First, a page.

If the name of the file isn't dependant on user input, then there is little risk. If it is, you have to make real sure that the user dependant part is well sanitized, by removing all potentially dangerous characters, such as ., / or .
Others have mentioned a possible DOS by filling up the disk; but you get that risk with a database, too.
There is then another risk, which is not a vulnerability in itself but could serve as one. The attacker could use that method to create content of his choosing on the server and use it to exploit a vulnerability by getting it executed. Most commonly, the problem present itself if you let the user create a .php file and let it be accessed through the server. The user just needs to open http://yourserver/uploads/hisupload.php to do what ever he wants.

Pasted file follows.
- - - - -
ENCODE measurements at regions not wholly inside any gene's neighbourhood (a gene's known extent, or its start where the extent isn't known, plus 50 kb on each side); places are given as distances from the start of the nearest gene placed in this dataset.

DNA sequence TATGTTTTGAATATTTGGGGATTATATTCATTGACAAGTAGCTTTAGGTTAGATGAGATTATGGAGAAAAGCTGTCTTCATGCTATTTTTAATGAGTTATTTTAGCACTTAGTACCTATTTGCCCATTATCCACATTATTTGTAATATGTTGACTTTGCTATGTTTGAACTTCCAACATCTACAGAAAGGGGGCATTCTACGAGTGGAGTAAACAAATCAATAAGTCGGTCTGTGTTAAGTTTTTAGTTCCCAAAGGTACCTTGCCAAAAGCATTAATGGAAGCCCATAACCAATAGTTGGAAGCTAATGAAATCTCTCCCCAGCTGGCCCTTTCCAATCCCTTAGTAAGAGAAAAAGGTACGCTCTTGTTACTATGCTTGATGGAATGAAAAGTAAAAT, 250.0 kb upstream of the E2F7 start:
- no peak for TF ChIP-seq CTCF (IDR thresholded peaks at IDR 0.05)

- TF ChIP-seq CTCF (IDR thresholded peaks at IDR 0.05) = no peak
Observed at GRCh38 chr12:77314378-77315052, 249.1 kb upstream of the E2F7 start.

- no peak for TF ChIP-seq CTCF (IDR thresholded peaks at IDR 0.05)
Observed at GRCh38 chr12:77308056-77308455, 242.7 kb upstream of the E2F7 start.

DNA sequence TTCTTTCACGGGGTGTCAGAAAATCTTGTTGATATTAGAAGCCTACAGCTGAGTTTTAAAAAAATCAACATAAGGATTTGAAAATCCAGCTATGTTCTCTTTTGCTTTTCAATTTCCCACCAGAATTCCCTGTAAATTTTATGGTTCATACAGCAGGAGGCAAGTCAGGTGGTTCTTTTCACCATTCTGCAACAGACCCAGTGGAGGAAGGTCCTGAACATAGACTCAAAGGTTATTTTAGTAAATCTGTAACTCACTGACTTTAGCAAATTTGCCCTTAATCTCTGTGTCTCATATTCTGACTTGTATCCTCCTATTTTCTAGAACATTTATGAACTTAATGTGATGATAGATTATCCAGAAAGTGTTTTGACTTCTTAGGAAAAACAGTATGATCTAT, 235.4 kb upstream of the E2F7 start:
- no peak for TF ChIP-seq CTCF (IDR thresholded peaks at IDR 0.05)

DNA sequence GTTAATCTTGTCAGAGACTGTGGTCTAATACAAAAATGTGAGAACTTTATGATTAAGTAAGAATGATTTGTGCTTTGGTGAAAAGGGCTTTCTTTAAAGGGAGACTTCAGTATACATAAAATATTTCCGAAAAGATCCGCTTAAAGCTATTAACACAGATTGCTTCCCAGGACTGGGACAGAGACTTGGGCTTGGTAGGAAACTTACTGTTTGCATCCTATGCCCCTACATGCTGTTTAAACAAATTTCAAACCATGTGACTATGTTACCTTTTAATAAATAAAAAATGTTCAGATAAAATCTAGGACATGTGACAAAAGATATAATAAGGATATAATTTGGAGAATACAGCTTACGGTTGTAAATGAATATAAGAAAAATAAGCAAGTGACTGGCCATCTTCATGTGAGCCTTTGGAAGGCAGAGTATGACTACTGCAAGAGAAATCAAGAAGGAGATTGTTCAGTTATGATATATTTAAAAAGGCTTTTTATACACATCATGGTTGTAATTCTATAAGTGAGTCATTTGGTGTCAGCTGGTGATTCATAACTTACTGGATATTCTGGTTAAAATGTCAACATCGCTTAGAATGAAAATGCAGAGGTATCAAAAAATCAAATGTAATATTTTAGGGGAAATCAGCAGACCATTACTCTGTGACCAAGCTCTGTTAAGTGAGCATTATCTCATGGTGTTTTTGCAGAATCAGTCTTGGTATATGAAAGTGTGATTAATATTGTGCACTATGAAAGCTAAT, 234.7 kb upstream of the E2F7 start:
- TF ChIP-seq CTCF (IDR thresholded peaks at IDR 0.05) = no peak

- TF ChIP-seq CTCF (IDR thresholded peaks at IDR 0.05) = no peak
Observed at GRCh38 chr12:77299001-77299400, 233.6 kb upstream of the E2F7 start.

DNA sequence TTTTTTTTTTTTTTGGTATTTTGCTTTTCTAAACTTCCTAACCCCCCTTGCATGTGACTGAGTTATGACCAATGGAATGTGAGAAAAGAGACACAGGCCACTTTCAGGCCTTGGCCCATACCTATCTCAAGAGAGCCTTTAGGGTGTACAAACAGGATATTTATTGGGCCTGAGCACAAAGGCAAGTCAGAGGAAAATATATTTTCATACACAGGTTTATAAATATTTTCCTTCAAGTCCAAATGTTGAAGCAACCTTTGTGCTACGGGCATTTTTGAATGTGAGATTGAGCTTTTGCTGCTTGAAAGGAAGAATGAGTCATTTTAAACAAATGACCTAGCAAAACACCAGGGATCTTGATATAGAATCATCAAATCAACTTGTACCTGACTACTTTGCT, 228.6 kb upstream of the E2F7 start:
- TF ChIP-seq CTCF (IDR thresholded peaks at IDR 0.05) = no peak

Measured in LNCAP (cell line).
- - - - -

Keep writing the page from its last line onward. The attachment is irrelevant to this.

The safest way to avoid this problem is to put all uploaded files outside the server directory. That means you must then serve the files through a php script of your own, not directly to the outside. Usually on Unix you have your php scripts unders /var/www/html. Just have you script write them under /var/www/uploads, for example, and there is no way for the web server to go there, unless you've done something stupid with your httpd.conf.
If you can't control this, then use a .htaccess to limit access to that particular directory, and/or make sure that the files cannot be executed as PHP or server-side includes (.shtml) by always appending a safe extension such as .html or .txt.